A round-up of this week’s environmental, green and ecofriendly news and updates.
With so many disasters such as hurricanes and flooding happening around the world, of course we focus on the human tragedy. But animals, including much-loved pets, suffer too.
After Hurricane Katrina in 2005, many animals were rescued but some say an estimated 600,000 dogs and cats were displaced or died as a result of the storm. We don’t yet know the figures for Hurricane Harvey, or the other dreadful storms in Asia.
Can we do anything to help? Of course! Here are some suggestions:
- Donate money to your local or national animal protection society (e.g. the ASPCA or the Humane Society). They help with transport, rescue and other needs. Or go online to find shelters directly impacted by a disaster.
- Contact shelters to see what they need – some may need food, transport, volunteers or money. If you live outside the disaster area, your local shelter will know what’s needed.
- Be willing to foster. After large disasters, shelters brace for a high volume of new animals. Some shelters might be looking for short-term fosters to care for pets while their families recover from damage and get back on their feet.
What about preparing in advance for a disaster? Here are some tips:
- Make sure all your pets have a microchip – and be very sure that your information is up-to-date. This will make it easier to reunite if you are separated (collars and tags can get lost).
- Have an “emergency bag” for your pet. It should contain leashes, any medical information, food, water and anything else your pet needs. Keep it handy.
- If you have to evacuate, take your pet with you. Some emergency shelters allow pets.
What to see in the night sky in September:
Full moon tonight (6 September)! It’s called the Corn (or Barley) Moon for the crops that were traditionally harvested this month. (Delightfully, some Native American tribes also call it the “Moon When the Plums Are Scarlet” and the “Moon When the Deer Paw the Earth”).
On September 15 (at around 6:31 a.m. EST), the Cassini spacecraft will complete its mission with a dramatic death dive into Saturn. It has spent 20 years in space, studying the ringed planet and its moons. If you want to see its final moments, you can watch a live stream of the historical event here.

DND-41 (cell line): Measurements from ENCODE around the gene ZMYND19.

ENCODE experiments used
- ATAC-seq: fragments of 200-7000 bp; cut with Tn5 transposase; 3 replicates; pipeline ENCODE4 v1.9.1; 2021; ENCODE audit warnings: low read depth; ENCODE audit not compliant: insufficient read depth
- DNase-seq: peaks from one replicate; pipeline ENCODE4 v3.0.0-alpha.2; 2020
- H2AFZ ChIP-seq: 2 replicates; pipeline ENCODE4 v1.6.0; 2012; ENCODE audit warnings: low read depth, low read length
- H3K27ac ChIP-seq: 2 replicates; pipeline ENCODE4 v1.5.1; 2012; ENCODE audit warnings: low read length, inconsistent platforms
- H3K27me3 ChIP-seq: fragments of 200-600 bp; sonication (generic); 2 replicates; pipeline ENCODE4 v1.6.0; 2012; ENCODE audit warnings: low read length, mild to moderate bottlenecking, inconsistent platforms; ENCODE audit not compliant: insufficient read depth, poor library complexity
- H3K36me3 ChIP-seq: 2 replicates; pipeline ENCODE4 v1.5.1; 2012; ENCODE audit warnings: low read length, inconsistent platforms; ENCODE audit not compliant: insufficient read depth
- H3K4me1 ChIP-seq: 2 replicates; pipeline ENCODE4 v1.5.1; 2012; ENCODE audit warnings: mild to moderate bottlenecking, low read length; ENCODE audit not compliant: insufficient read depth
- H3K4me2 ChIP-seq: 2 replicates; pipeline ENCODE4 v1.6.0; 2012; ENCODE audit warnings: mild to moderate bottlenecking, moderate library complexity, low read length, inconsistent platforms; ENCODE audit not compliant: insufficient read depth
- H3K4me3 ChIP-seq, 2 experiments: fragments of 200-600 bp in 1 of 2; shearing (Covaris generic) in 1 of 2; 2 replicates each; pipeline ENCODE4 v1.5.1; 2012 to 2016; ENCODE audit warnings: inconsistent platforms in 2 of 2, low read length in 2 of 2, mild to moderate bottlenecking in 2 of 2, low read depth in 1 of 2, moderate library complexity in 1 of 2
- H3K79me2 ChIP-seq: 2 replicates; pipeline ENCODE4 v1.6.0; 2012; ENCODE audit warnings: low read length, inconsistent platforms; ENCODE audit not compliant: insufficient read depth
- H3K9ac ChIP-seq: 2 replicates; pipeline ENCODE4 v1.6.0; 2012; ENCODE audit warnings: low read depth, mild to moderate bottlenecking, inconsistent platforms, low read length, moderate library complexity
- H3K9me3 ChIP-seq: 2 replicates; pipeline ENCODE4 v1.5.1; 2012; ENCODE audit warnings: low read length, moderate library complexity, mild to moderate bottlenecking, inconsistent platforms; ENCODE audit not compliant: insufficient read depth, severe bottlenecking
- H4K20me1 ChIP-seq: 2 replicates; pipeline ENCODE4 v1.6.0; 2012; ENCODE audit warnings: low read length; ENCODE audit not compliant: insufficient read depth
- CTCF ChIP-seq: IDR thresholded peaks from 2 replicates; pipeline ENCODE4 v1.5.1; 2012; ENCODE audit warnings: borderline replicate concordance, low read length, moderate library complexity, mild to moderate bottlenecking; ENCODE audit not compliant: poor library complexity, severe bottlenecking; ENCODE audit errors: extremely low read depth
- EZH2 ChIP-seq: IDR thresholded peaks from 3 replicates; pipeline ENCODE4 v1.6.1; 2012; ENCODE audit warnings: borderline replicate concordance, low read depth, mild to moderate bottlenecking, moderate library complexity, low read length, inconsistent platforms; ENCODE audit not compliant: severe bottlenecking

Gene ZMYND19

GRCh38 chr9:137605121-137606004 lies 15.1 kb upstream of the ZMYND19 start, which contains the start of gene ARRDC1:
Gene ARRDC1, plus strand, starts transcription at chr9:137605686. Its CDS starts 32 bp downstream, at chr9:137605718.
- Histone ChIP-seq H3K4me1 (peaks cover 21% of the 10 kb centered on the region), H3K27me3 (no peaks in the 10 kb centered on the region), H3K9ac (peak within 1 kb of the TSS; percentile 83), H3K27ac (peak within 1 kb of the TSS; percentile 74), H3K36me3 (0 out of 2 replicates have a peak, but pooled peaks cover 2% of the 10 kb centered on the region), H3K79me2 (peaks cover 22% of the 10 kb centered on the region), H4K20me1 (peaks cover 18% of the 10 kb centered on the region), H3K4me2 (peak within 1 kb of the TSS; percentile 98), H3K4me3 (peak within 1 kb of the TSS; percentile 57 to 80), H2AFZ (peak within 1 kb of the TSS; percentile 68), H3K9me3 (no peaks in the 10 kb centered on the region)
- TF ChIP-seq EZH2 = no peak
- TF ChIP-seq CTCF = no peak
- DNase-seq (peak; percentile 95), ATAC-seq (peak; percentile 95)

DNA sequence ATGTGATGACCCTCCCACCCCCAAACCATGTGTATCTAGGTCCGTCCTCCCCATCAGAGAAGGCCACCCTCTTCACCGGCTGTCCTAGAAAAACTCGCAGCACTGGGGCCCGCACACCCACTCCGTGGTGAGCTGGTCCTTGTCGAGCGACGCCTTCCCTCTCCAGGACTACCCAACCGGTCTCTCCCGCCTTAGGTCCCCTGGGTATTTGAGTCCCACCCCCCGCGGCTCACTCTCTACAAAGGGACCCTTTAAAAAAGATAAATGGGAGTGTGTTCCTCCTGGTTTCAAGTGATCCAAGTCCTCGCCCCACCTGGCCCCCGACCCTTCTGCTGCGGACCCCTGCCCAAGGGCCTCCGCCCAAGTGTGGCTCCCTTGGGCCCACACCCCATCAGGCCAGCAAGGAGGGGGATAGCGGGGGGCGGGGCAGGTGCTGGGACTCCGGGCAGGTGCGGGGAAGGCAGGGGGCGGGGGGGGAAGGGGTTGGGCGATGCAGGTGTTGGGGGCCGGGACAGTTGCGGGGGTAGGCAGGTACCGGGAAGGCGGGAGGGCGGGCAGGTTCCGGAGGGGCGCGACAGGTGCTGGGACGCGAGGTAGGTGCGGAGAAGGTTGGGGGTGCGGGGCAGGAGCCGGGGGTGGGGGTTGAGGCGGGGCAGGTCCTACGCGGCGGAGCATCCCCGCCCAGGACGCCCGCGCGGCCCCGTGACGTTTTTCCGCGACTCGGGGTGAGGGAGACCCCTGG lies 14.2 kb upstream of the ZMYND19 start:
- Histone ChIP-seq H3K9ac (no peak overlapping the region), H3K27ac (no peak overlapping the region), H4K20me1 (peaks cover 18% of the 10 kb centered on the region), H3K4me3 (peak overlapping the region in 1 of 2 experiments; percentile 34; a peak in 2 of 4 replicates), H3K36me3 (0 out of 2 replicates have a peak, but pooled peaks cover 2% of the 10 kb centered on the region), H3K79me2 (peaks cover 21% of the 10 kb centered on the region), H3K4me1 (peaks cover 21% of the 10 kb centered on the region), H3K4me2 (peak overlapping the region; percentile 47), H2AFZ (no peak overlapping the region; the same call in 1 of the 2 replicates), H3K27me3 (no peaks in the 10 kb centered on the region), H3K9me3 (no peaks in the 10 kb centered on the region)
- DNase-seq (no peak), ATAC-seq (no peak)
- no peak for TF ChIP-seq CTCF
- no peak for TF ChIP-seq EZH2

Autumn officially starts on September 22 with the autumnal equinox.
Are they safe?
Which ones are best?
Are natural pills better? Find out here.
Global Green News:
Last week, sunbathers on the south coast of England became sick after an unknown haze spread. It caused vomiting, stinging eyes and respiratory problems, and some were hospitalized. The source is still a mystery, but it is now thought that a ship “vented” pollutants. Investigations continue.
Dubai announced plans to roll out over 300 miles of new bike paths, as well as new metro stations and dedicated bus lanes, all in the hope of encouraging exercise, improving transportation and helping to reduce car dependence.
An experimental neighbourhood in the U.K. wants to show that smart design can improve energy efficiency. 16 homes in Wales will generate and store enough clean energy for all their electricity needs – and the entire neighborhood will be connected. It will be one autonomous unit of clean energy production.
US Green News:
Hurricane Harvey showed that we need to encourage communities to adopt higher standards for building, and make cities more resilient to disasters such as flooding. That means not building in flood-prone areas, and planning for water run-off. Yet President Trump has signed away the requirement that future building must comply with tougher flood standards. So future buildings will be even more prone to destruction — not just for massive events like Harvey, but for the everyday kind of inundation that climate change is making more common. That means federal (taxpayer) investments will be repairing facilities at a lesser standard. Thus I don’t understand why Trump said from the White House: “Believe me, we will be bigger, better, stronger than ever before. The rebuilding will begin and in the end it will be something very special.”
In the depths of Winter, it can be difficult to get fresh, local food. But if you live in the American Midwest, you may be in luck. A former mailman living in Nebraska has designed a greenhouse that uses geothermal energy to heat it. He produces lemons, oranges, green figs and grapes — and all for only $1 a day. Just the heat from the Earth, nothing artificial at all – wonderful!
What do you think? Let me know in the comments below.
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